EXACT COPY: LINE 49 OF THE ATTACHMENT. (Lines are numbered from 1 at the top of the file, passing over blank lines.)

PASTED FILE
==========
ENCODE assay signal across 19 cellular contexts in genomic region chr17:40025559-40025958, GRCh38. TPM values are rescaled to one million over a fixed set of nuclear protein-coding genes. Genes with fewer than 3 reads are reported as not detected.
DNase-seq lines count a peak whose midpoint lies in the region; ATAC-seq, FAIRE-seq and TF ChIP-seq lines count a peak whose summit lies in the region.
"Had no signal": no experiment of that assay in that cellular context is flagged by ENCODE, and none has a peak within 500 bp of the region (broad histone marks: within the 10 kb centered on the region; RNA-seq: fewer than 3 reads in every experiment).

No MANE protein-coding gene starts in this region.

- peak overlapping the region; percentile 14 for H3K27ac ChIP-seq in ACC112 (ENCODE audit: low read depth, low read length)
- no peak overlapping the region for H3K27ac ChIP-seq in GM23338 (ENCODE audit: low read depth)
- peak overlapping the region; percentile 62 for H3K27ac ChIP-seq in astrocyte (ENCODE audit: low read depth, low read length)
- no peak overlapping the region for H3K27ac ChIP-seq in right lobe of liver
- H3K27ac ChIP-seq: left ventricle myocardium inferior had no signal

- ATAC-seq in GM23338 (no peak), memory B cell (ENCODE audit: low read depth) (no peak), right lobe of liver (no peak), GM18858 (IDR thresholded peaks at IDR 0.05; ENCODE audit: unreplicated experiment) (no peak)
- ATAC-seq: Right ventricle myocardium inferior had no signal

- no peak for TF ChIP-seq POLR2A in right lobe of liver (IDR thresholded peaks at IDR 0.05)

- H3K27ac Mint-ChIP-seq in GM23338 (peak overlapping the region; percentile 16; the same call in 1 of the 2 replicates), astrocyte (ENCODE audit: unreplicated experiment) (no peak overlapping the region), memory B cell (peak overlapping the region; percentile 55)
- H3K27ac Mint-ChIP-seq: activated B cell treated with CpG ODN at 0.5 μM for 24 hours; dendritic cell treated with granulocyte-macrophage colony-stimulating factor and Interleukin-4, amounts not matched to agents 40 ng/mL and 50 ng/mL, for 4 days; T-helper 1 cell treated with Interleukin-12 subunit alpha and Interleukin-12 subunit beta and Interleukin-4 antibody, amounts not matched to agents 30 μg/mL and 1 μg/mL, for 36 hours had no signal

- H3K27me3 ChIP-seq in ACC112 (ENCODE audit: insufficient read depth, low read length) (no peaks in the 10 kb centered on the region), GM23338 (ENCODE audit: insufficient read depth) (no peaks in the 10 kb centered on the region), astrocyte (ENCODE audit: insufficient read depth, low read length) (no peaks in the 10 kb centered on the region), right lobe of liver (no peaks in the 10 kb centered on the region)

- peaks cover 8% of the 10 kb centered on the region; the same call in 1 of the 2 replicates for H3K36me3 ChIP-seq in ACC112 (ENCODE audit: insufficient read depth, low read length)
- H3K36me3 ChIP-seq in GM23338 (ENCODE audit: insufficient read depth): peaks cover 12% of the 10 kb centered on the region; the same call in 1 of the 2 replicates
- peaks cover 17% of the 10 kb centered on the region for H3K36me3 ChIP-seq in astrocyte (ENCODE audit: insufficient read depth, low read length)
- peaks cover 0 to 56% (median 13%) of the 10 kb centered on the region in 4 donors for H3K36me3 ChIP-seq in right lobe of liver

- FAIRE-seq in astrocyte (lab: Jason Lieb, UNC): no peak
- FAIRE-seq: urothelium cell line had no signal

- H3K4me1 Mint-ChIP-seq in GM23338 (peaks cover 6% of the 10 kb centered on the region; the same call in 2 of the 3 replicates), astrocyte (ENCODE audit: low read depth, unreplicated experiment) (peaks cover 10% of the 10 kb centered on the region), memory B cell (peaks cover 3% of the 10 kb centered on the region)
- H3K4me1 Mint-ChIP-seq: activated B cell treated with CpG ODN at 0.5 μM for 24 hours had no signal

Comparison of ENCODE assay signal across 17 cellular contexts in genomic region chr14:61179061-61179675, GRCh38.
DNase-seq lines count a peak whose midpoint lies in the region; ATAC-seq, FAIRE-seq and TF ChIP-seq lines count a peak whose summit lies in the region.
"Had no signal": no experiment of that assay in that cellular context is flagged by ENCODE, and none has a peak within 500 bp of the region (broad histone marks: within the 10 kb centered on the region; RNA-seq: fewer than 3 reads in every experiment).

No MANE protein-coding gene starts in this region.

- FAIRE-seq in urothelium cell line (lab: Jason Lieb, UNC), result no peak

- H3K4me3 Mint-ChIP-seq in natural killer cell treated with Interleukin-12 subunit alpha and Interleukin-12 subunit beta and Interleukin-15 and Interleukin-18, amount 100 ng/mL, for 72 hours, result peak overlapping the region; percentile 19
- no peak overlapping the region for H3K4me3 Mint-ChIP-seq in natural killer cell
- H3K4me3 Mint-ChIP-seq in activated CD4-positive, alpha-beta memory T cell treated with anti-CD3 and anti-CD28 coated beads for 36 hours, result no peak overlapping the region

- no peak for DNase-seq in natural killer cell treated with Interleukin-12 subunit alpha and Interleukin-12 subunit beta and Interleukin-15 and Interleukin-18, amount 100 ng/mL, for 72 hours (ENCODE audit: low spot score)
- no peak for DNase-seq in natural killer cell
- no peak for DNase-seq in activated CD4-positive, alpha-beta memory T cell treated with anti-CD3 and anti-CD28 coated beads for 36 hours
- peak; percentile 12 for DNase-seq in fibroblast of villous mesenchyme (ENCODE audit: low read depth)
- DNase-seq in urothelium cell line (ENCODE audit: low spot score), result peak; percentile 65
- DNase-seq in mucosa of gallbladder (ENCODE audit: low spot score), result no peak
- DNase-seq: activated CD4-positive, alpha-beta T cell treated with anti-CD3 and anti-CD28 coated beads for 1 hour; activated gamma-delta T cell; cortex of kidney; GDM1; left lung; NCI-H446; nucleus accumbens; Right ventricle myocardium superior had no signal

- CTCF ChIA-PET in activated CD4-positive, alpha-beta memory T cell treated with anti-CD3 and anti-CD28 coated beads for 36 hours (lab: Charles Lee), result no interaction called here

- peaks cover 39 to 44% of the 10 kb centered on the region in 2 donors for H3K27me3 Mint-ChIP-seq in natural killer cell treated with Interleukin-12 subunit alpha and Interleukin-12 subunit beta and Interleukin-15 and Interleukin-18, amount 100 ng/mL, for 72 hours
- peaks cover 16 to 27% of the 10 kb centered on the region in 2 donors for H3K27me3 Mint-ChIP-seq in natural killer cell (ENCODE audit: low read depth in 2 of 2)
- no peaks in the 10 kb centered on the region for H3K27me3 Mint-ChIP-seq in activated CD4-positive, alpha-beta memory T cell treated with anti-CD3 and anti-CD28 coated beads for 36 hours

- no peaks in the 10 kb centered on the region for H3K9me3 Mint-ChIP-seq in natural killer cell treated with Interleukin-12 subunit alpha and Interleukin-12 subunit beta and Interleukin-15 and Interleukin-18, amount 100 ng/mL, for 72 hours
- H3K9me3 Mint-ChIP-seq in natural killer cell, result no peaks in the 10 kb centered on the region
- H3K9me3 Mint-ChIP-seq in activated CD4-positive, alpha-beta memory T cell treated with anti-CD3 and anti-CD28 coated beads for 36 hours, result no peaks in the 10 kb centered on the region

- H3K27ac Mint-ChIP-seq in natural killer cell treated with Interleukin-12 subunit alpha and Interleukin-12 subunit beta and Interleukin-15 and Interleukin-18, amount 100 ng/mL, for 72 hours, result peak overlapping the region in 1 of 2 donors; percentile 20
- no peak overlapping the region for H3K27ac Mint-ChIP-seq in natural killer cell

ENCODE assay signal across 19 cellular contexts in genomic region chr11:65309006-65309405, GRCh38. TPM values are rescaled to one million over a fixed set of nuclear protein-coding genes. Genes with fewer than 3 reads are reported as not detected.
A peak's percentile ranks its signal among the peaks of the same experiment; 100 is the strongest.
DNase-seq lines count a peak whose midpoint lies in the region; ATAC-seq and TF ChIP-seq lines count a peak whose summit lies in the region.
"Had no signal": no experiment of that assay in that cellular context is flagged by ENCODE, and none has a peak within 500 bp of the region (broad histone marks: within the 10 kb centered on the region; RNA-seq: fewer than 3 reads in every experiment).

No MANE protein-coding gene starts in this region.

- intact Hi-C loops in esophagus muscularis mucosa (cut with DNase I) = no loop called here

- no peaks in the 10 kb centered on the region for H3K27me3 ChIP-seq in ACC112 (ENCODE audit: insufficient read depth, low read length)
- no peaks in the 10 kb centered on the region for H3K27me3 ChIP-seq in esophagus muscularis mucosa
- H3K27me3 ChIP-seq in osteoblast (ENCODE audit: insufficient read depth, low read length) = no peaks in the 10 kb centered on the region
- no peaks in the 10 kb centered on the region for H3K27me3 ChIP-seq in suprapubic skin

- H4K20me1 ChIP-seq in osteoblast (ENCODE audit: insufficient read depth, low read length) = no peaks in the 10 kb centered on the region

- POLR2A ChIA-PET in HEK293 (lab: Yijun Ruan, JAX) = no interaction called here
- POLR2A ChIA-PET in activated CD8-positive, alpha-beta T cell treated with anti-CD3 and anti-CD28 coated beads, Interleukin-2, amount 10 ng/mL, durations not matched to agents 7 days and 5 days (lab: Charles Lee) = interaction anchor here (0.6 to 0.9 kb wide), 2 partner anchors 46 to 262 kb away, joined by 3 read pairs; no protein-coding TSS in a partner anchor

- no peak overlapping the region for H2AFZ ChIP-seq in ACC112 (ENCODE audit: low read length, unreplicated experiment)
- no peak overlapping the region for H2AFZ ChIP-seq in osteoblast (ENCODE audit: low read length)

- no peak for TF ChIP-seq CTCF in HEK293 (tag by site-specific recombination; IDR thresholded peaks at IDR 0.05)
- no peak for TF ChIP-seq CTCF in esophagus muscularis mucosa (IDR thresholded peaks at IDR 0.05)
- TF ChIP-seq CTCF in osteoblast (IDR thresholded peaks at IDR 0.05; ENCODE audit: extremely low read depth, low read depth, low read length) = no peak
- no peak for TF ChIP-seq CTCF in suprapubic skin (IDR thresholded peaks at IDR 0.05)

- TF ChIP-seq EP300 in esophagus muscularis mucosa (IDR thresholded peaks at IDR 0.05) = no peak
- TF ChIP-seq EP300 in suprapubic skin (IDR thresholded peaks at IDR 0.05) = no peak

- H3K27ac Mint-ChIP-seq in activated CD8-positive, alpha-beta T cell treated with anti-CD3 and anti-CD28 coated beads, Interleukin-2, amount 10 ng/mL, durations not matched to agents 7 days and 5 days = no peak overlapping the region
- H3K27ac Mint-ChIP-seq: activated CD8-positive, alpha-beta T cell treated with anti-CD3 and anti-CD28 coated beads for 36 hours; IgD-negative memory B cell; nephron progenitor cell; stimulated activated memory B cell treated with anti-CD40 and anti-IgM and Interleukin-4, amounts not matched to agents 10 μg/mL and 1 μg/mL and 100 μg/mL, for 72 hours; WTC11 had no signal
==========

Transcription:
A peak's percentile ranks its signal among the peaks of the same experiment; 100 is the strongest.